Chiefs Offseason: Replacing Sean Smith

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Nolan Carroll is a viable, and low cost, option for helping bolster the Chiefs secondary. Mandatory Credit: Eric Hartline-USA TODAY Sports
Nolan Carroll is a viable, and low cost, option for helping bolster the Chiefs secondary. Mandatory Credit: Eric Hartline-USA TODAY Sports /

The Options

In my offseason primer series, I touched on some of the options the Chiefs had as far as bringing in talent via free agency and the Draft.  Here are the players that I see as being the best options for the Chiefs in 2016 and beyond:

Nolan Carroll – Philadelphia Eagles:  The Chiefs could certainly use a veteran presence with their corners, and Carroll is a decent option.  While he’s definitely not a world beater, Carroll is a reliable player on the outside with the size the Chiefs love in their corners.  He also has experience on the inside, which means the Chiefs wouldn’t be tied to playing him solely in Sean Smith’s role.  That kind of versatility is huge for John Dorsey.

Carroll is also going to be a very affordable option, and would likely be a short term option, meaning the Chiefs would be in a position to also add a draft pick to address their long term options.  At 29 years old, the league knows what Carroll is about, and he won’t be getting a major deal.  And coming off of a broken ankle, he will have a hard time even getting what his value should have been this offseason.  Getting an inexpensive veteran like this to transition to a younger, more talented option is an ideal scenario for the Chiefs.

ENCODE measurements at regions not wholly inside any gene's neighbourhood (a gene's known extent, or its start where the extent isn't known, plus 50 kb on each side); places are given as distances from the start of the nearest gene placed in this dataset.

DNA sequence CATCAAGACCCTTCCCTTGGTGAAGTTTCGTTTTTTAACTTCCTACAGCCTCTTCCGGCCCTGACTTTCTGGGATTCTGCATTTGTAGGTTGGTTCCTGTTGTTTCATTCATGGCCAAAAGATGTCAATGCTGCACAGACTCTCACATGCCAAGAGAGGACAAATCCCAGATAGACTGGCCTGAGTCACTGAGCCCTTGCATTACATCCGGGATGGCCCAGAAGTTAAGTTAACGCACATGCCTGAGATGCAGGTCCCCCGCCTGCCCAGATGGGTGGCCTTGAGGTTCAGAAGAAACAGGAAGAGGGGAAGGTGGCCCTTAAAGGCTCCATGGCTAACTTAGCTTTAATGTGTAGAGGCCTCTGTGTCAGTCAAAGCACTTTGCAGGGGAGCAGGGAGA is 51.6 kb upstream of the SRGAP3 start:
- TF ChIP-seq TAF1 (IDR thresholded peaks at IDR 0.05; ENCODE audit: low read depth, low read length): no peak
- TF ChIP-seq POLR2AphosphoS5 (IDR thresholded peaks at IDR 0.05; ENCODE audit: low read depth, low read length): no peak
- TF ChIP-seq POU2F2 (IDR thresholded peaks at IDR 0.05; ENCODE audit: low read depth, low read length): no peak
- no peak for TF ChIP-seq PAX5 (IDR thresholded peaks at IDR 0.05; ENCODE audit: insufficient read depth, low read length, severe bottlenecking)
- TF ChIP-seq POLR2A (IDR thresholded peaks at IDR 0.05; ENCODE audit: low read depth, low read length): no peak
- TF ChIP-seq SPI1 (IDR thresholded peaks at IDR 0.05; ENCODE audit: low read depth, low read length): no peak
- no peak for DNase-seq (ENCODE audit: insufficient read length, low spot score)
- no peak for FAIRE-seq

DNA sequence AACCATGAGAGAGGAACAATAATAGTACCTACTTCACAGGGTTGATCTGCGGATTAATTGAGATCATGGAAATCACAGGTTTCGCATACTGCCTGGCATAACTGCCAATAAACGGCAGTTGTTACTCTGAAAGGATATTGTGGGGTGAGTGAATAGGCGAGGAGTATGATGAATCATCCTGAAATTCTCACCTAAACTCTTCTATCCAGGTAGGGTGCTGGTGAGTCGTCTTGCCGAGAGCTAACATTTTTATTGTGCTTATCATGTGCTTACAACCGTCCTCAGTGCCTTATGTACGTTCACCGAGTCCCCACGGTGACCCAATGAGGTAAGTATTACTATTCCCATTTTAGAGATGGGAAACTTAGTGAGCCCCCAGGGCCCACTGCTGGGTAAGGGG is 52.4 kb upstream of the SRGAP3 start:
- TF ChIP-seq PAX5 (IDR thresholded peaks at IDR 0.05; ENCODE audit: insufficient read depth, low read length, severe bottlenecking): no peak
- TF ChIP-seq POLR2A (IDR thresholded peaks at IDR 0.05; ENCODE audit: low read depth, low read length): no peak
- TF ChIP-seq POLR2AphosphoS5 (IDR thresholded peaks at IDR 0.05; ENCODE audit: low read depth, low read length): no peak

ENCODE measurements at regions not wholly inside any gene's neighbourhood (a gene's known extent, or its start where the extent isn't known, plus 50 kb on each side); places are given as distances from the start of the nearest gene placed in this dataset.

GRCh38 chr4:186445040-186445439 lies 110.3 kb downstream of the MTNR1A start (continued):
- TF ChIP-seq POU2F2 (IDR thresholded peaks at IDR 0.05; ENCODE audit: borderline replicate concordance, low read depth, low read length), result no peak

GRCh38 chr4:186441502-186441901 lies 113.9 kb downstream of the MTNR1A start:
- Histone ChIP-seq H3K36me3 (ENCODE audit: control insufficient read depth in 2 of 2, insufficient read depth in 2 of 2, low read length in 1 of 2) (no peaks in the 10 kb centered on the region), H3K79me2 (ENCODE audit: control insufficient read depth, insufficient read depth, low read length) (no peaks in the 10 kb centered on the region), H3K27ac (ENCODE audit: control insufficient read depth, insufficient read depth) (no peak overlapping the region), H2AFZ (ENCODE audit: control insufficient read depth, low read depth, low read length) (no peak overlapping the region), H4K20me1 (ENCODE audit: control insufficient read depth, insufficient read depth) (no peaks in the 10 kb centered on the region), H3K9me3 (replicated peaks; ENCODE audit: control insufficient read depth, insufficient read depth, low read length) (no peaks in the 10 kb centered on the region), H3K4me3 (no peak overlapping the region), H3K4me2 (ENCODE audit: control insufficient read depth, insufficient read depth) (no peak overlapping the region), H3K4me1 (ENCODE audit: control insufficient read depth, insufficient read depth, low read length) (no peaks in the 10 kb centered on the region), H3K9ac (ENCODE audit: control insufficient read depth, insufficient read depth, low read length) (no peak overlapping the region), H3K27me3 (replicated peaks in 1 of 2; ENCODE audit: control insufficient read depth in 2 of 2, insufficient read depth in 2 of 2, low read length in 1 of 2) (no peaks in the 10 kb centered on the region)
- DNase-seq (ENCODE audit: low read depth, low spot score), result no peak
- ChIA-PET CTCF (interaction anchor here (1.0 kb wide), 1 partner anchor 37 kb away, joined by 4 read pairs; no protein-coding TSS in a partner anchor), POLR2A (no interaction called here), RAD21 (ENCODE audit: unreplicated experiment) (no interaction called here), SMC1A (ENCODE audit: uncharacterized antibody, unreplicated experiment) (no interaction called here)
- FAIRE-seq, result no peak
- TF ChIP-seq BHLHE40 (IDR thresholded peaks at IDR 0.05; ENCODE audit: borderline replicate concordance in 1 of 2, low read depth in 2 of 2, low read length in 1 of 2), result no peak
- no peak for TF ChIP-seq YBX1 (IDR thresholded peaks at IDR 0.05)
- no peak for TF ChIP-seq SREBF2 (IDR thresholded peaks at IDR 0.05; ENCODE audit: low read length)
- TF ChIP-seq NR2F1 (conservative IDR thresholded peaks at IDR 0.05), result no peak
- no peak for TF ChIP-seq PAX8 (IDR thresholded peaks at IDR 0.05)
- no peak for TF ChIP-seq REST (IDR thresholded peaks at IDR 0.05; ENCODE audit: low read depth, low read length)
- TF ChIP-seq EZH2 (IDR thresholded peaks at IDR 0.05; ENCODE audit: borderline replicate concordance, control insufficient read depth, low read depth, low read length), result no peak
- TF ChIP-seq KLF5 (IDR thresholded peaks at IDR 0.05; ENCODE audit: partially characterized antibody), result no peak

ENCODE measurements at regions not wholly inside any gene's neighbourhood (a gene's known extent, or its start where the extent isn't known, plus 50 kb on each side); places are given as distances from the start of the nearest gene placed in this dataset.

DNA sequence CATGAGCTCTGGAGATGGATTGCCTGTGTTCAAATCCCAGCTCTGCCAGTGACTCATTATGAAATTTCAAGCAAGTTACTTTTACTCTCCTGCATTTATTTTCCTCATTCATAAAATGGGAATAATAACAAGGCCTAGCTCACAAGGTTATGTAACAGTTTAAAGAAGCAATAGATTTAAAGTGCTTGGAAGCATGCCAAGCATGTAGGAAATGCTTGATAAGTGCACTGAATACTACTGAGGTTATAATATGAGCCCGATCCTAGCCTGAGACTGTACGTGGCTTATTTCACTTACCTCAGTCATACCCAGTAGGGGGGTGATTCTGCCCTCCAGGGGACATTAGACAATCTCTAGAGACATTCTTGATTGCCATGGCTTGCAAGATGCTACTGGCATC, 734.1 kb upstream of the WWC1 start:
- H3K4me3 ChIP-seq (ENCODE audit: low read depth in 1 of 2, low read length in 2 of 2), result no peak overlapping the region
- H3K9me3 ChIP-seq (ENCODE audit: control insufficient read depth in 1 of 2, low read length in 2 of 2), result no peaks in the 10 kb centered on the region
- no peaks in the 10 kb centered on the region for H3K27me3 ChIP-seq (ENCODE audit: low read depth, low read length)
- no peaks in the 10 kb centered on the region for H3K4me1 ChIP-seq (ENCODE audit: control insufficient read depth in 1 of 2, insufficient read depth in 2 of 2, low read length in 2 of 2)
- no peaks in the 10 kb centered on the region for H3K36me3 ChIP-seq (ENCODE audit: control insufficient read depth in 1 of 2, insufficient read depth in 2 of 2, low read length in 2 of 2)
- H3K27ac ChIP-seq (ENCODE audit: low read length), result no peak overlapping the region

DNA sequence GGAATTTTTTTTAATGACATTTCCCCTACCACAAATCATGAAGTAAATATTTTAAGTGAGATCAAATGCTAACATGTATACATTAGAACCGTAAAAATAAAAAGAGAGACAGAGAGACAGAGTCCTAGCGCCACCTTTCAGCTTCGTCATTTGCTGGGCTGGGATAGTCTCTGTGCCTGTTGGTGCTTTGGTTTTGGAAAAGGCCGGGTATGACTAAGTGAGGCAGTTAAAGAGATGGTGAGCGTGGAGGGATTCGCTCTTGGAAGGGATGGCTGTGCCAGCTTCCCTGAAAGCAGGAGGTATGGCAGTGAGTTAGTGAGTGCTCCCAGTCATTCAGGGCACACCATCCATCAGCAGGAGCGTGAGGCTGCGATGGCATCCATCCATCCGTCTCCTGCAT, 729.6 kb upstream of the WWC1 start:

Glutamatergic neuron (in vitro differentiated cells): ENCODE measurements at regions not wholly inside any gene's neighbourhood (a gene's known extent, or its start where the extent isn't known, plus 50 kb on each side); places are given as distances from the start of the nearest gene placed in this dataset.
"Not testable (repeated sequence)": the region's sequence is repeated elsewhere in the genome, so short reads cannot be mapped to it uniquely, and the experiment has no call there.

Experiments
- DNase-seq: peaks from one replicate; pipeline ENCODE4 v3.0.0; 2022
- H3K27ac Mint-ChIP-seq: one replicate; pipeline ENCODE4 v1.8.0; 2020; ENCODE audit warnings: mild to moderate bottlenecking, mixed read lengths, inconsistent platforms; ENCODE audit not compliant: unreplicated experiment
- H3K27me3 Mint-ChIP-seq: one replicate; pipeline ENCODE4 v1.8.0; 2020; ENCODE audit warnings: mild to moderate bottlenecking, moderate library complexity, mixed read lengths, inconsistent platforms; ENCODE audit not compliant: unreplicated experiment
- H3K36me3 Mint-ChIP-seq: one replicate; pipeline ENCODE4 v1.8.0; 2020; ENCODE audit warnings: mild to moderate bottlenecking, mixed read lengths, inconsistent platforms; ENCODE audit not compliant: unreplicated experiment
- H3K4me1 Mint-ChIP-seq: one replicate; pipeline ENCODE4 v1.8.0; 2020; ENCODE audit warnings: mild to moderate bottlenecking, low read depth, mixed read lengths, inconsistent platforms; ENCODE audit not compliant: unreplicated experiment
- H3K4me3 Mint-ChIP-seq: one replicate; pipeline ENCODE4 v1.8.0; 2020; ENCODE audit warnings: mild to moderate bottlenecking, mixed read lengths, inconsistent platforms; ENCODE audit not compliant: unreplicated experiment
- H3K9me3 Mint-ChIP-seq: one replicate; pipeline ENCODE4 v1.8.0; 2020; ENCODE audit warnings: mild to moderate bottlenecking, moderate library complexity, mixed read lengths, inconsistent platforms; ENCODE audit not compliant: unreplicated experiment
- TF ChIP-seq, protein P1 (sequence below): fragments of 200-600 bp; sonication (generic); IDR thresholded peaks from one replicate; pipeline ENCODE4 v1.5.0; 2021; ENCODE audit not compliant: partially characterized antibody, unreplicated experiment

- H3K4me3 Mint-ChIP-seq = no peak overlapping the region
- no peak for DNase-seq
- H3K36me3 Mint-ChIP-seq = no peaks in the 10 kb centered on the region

Approximate Investment:  2 years, $5 million ($2.5 million/year average)

Prince Amukamara – New York Giants:  Amukamara has not lived up to his draft expectations, but he has been a decent player for the G Men.  He has the size the Chiefs like, though he doesn’t possess the elite athleticism or speed that many of the top tier corners have.  In a lot of ways, Amukamara is in the same exact spot that Sean Smith was when the Chiefs signed him.

It’s still up in the air as to whether or not the Giants, with a new head coach, will make big roster changes.  The Giants can certainly afford Amukamara if they choose to, however with the weak Free Agency class, he may decide to try his hand on the market.  If that happens, the Chiefs have the cap space to make a solid investment on him.  This move would be one designed to lock down that outside spot for the next several years.

Approximate Investment:  4 years, $28 million ($7 million/year average)

Casey Hayward – Green Bay Packers:  Another options the Chiefs have is to invest in a guy who is primarily an interior cornerback.  Hayward fits that bill, and is someone that John Dorsey is familiar with from his Green Bay days.  Hayward has shown himself to be a solid defender on the inside, but struggled when placed in outside coverage.  However, his experience on the outside makes him a viable option to move in case of injury.